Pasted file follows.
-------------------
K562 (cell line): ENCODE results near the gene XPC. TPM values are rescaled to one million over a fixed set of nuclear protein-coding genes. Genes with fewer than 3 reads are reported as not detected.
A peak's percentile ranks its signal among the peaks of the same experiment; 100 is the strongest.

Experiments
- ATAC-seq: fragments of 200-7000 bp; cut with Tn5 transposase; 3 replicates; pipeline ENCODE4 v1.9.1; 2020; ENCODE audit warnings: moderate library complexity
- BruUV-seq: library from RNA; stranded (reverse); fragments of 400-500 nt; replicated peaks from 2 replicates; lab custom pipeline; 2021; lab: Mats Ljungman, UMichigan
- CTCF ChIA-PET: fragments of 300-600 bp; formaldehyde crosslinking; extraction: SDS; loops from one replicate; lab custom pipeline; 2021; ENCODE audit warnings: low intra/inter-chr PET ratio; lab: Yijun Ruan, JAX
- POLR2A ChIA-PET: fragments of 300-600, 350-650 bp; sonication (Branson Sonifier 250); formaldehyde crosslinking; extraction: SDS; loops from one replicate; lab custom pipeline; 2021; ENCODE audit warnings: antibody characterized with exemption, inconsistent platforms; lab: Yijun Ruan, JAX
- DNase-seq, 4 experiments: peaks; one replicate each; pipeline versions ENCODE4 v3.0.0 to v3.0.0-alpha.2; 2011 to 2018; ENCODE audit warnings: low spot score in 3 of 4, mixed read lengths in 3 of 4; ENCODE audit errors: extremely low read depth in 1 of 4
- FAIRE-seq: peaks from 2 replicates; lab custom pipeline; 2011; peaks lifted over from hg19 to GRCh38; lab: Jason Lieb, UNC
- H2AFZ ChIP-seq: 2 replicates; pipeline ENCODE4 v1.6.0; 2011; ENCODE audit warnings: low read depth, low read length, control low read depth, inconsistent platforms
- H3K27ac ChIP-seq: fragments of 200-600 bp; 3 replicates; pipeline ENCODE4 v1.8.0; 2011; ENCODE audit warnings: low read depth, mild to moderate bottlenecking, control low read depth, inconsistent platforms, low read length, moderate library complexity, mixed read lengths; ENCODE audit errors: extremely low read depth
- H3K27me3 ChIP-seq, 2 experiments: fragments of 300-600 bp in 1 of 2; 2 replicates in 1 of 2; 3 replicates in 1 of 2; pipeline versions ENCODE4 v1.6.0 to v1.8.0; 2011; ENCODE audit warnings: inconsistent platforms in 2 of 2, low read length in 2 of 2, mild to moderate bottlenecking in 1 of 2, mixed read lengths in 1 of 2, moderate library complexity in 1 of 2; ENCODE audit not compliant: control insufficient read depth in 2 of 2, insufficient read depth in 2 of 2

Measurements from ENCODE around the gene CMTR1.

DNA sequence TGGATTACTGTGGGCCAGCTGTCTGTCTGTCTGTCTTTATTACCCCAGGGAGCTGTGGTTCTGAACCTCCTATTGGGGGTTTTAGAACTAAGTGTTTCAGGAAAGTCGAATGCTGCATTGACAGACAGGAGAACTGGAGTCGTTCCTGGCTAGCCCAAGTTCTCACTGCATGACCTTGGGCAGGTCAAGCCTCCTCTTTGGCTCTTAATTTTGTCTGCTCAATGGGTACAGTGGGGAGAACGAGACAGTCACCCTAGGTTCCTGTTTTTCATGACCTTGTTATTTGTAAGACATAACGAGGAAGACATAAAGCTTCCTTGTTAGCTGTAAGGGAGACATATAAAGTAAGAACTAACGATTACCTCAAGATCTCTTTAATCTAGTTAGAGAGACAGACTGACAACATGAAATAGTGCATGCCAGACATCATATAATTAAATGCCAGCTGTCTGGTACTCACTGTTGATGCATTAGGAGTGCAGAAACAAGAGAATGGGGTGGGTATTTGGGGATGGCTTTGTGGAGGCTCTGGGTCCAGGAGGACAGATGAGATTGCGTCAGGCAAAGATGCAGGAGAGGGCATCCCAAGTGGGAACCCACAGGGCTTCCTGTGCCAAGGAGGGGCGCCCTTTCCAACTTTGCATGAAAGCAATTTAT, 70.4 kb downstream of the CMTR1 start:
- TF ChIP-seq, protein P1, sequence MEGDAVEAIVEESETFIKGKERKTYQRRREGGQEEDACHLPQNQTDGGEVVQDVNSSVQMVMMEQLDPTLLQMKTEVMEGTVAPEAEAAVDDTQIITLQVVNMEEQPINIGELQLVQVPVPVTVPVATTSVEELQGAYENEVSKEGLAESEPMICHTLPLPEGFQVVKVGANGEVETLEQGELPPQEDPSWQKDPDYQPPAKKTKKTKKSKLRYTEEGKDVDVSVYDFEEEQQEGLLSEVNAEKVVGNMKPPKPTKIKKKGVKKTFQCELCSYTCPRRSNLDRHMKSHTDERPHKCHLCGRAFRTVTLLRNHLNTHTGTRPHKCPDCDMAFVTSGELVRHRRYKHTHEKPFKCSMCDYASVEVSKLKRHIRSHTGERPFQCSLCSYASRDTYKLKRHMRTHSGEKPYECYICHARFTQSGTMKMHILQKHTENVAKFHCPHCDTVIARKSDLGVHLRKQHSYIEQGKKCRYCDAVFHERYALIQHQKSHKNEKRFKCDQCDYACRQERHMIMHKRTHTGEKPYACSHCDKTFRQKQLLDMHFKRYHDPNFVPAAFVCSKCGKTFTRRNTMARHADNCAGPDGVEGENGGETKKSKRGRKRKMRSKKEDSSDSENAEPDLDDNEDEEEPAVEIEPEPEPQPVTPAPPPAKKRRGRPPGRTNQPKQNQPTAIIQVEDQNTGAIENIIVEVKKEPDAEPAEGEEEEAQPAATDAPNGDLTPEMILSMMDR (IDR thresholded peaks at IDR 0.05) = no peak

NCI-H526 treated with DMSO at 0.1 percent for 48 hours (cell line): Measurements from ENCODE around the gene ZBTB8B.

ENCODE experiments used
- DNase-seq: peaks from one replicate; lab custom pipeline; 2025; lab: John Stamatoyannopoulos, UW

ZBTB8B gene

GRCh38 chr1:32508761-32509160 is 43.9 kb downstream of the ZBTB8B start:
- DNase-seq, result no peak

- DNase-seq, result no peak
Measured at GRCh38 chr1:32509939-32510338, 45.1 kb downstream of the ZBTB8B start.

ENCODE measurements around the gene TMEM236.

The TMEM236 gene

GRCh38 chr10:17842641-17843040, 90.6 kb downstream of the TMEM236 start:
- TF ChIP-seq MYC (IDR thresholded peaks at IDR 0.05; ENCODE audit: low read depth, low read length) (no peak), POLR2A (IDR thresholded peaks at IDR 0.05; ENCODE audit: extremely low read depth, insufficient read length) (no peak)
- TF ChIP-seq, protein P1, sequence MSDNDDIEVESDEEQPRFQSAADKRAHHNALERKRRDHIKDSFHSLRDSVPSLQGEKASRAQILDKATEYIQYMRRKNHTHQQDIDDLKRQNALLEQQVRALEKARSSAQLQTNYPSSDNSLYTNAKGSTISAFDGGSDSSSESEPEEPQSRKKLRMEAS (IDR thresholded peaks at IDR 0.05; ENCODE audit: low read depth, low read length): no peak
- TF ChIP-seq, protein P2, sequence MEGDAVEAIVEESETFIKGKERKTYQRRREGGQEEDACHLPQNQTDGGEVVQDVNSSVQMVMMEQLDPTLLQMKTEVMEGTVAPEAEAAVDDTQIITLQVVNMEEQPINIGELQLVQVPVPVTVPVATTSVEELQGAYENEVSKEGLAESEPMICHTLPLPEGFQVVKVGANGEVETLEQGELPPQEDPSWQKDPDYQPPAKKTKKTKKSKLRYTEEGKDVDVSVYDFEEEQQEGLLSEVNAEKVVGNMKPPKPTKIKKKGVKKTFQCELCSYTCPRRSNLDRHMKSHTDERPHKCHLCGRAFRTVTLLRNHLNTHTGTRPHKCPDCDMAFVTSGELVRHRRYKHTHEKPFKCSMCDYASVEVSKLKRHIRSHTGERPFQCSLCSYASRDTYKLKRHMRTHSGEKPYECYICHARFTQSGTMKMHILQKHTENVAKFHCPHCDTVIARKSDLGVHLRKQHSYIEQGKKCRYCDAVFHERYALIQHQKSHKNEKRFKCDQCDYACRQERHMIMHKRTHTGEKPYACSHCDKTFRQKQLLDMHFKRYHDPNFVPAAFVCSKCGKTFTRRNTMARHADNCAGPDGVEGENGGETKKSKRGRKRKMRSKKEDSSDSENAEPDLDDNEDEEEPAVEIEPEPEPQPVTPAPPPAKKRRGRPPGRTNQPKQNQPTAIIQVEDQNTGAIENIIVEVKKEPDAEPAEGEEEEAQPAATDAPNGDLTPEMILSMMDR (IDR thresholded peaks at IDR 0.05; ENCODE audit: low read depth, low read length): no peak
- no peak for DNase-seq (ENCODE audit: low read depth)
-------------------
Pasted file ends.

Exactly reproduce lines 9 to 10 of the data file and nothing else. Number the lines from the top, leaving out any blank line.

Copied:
- FAIRE-seq: peaks from 2 replicates; lab custom pipeline; 2011; peaks lifted over from hg19 to GRCh38; lab: Jason Lieb, UNC
- H2AFZ ChIP-seq: 2 replicates; pipeline ENCODE4 v1.6.0; 2011; ENCODE audit warnings: low read depth, low read length, control low read depth, inconsistent platforms